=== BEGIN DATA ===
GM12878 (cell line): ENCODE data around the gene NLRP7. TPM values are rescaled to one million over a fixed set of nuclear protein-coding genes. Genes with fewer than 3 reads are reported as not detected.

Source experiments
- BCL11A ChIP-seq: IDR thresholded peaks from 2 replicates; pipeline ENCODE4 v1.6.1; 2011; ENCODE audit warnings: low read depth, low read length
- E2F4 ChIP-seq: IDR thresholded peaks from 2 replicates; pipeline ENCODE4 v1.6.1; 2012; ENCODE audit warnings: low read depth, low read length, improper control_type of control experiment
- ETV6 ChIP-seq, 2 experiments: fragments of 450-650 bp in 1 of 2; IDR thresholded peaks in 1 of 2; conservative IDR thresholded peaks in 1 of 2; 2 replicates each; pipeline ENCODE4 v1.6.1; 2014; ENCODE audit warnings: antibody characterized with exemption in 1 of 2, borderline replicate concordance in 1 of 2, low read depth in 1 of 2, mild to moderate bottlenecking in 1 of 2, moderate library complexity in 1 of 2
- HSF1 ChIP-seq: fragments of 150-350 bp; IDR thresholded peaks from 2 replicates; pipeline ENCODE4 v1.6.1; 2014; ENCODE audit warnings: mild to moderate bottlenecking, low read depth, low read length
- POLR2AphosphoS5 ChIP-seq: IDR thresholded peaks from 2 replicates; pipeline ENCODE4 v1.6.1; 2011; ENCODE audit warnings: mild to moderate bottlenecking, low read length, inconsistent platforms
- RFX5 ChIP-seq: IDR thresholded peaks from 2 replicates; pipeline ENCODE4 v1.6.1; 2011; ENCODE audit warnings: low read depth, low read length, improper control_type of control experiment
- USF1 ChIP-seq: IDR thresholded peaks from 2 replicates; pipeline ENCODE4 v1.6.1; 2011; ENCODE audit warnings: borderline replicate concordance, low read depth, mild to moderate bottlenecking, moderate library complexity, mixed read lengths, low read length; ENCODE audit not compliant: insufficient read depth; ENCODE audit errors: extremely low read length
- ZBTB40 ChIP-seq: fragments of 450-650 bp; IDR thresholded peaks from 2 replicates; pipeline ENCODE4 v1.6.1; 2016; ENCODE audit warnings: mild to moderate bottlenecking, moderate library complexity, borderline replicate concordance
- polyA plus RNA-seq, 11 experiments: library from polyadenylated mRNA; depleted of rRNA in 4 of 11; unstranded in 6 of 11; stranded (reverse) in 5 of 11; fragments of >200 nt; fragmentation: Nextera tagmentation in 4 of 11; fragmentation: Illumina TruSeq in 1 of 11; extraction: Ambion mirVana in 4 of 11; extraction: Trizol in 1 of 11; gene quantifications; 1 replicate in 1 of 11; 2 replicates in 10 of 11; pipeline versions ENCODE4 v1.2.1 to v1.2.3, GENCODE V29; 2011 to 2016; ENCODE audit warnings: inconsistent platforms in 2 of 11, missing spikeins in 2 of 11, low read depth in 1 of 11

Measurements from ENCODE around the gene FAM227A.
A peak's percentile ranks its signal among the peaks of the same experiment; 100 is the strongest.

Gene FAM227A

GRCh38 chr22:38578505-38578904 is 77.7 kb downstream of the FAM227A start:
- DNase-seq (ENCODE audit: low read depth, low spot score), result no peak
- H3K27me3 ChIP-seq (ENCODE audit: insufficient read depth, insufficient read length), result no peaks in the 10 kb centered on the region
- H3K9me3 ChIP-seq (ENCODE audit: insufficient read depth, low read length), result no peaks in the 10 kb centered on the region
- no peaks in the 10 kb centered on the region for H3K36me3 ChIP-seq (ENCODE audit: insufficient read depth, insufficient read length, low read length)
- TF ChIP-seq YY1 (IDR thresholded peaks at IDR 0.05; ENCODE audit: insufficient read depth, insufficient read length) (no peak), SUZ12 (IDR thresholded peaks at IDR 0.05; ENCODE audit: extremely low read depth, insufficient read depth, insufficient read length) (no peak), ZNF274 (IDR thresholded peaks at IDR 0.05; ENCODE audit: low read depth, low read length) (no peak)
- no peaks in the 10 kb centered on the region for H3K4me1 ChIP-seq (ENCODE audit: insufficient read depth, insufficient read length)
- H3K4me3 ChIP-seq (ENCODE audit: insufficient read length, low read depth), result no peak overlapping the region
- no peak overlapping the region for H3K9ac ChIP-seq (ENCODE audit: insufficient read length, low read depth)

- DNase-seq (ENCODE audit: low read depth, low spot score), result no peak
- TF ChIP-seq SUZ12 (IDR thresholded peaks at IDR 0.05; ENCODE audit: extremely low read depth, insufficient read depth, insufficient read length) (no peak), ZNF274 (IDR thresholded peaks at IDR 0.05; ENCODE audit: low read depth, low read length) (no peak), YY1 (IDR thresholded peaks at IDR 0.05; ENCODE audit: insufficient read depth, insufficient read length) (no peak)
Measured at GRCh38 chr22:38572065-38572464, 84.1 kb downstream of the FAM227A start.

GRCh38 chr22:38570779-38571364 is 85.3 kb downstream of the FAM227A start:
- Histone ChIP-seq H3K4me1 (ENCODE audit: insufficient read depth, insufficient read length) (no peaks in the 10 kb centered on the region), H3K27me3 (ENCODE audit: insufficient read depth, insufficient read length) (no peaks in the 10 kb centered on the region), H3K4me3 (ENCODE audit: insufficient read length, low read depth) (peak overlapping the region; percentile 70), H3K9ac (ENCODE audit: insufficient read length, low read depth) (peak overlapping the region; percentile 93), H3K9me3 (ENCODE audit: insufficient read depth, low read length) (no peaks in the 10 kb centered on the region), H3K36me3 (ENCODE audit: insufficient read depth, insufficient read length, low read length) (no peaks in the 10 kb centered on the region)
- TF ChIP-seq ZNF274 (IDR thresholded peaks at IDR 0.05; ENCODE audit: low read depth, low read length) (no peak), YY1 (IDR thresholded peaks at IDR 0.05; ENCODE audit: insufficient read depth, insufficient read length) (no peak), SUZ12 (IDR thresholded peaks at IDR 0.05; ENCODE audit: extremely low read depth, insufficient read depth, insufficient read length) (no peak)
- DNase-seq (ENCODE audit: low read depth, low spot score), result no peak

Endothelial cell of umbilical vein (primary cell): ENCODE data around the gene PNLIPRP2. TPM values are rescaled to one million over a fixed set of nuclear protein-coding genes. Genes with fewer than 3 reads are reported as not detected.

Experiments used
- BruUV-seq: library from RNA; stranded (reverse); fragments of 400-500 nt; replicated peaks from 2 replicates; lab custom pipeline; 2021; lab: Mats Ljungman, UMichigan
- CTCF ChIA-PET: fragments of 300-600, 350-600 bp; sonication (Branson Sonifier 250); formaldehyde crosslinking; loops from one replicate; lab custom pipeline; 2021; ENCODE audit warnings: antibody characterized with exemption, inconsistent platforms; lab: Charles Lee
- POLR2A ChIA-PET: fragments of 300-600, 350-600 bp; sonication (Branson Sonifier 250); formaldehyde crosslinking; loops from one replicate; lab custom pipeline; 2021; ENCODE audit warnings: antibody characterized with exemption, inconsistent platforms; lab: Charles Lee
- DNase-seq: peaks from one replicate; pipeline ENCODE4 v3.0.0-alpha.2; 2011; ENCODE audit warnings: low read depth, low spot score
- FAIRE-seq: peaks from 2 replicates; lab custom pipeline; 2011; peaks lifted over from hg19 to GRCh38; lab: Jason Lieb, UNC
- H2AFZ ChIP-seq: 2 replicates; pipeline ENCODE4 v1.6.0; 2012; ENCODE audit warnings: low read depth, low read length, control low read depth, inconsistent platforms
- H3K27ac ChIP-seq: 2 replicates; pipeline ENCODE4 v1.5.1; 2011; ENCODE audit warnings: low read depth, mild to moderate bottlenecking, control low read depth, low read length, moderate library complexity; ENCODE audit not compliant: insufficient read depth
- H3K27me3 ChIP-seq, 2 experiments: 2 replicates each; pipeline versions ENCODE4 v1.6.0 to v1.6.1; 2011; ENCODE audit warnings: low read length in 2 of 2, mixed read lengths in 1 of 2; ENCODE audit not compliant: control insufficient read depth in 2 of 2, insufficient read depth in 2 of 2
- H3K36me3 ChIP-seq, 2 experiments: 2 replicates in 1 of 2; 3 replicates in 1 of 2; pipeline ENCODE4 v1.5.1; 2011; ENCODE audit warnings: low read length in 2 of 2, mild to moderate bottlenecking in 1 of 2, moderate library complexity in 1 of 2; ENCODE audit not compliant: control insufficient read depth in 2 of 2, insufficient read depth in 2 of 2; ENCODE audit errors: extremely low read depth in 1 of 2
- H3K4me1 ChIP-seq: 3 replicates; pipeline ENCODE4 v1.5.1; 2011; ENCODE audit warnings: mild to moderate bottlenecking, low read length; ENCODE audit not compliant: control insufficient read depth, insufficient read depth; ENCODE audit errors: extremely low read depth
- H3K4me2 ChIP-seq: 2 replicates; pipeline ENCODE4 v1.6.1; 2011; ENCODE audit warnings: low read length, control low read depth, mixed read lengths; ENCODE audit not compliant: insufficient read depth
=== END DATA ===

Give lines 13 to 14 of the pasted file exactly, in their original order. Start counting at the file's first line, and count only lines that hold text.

A peak's percentile ranks its signal among the peaks of the same experiment; 100 is the strongest.

Gene FAM227A